Over the course of several weeks, Adam, Bear and I sought out the most remote, enticing backcountry trails we could find. When we did run into other people, which was rare, they’d often say, “A beginner? In the backcountry? That’s not smart”, but I can’t say that I would have wanted to learn any other way.
My very first toe edge turn happened in a couple feet of powder; I was flying down a backcountry trail that switchbacked down the mountain, and was too narrow for me to continuously rely on my heel edge. I was just flowing … for the first time ever on a snowboard, I was feeling and connecting with the snow beneath me as though my board was floating on top of it, like a surfboard on the surface of the ocean. Eventually, I realized that the trail had been winding the whole time I was riding it, and I had turned my board without even trying. I didn’t use any jerky, forced body movements to force my board into toe-edge submission; I just turned, intuitively. The rest—the human-powered rides up to the tops of mountains, the frustrating and painstaking removal of skins, the choosing of lines, the dodging of trees, the breaking of poles (and then learning how to use them properly)—was all easy. The best part though?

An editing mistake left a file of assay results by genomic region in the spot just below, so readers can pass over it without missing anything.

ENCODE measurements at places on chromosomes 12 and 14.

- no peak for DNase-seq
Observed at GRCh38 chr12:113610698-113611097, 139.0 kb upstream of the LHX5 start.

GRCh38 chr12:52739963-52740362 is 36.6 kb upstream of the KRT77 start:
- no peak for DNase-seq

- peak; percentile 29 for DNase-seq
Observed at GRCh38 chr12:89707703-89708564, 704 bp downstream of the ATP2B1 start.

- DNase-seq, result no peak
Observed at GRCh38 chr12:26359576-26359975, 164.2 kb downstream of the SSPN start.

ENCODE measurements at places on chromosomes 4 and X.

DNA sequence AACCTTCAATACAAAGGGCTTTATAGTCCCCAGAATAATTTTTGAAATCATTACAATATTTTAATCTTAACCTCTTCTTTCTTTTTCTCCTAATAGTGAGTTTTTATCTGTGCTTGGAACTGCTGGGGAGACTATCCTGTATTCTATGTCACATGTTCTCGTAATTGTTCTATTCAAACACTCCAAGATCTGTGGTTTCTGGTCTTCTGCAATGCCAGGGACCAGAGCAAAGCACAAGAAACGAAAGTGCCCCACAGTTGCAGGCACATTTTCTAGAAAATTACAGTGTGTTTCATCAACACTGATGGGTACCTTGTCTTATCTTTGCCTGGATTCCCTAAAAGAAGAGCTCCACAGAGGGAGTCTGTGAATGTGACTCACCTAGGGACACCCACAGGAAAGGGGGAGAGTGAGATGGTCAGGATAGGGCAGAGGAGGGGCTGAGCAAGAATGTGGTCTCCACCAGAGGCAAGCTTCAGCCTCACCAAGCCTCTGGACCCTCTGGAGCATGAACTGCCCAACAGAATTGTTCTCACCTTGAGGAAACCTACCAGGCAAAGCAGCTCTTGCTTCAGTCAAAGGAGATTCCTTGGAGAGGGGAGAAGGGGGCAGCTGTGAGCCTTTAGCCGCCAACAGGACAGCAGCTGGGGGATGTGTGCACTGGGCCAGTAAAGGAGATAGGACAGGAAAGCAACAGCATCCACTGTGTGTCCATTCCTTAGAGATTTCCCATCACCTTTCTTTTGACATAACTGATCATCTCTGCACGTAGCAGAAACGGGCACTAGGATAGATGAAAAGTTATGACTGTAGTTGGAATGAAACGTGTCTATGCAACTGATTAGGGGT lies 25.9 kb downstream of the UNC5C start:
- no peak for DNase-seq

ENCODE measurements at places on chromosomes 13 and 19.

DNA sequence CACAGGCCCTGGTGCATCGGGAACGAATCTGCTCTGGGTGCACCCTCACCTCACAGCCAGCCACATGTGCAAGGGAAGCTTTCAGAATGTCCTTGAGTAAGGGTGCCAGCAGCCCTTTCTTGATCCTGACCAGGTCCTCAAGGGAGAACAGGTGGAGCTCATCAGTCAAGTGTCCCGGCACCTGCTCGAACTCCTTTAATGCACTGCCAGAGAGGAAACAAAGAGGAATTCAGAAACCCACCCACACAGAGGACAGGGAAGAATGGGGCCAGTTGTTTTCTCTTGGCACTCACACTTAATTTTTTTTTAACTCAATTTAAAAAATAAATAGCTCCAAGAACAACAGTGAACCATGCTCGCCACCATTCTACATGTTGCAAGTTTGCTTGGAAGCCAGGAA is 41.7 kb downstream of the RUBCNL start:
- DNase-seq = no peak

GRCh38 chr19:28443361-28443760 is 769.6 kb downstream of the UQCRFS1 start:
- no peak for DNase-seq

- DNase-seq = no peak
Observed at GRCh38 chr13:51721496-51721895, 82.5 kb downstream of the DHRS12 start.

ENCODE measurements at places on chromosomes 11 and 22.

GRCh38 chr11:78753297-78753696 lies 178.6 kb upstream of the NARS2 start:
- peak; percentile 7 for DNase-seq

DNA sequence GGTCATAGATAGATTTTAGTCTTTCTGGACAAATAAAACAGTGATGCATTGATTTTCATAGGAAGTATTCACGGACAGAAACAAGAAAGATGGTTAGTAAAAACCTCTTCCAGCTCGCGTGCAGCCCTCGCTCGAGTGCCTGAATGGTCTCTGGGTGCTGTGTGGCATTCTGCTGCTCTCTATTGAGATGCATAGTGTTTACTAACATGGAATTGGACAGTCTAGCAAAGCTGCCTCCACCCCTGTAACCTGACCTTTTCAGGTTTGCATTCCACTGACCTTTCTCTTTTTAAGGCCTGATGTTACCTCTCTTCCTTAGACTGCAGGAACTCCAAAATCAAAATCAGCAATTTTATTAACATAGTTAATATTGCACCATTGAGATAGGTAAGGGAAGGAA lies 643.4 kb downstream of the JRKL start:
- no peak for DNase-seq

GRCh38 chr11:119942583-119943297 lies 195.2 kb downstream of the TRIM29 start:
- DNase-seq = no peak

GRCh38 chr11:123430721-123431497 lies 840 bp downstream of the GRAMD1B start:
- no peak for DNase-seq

Picture this: Bear, a big, goofy German Shepherd, smiling as big as he can as he chases Adam and I down a mountain, us on splitboards and him on four sliding, slipping, flying legs. We’ve just hiked about 2000 feet in elevation, and I imagine he’s thinking that this will be like any other hike—after we walk up, we’ll walk down. Instead though, we transition from skins to boards, and off we go… down, down, faster, faster … and by now, I can actually ride, and turn, without falling right away. And Bear? He can run, he can chase, he can be there with us, outside, where he belongs … where we all belong.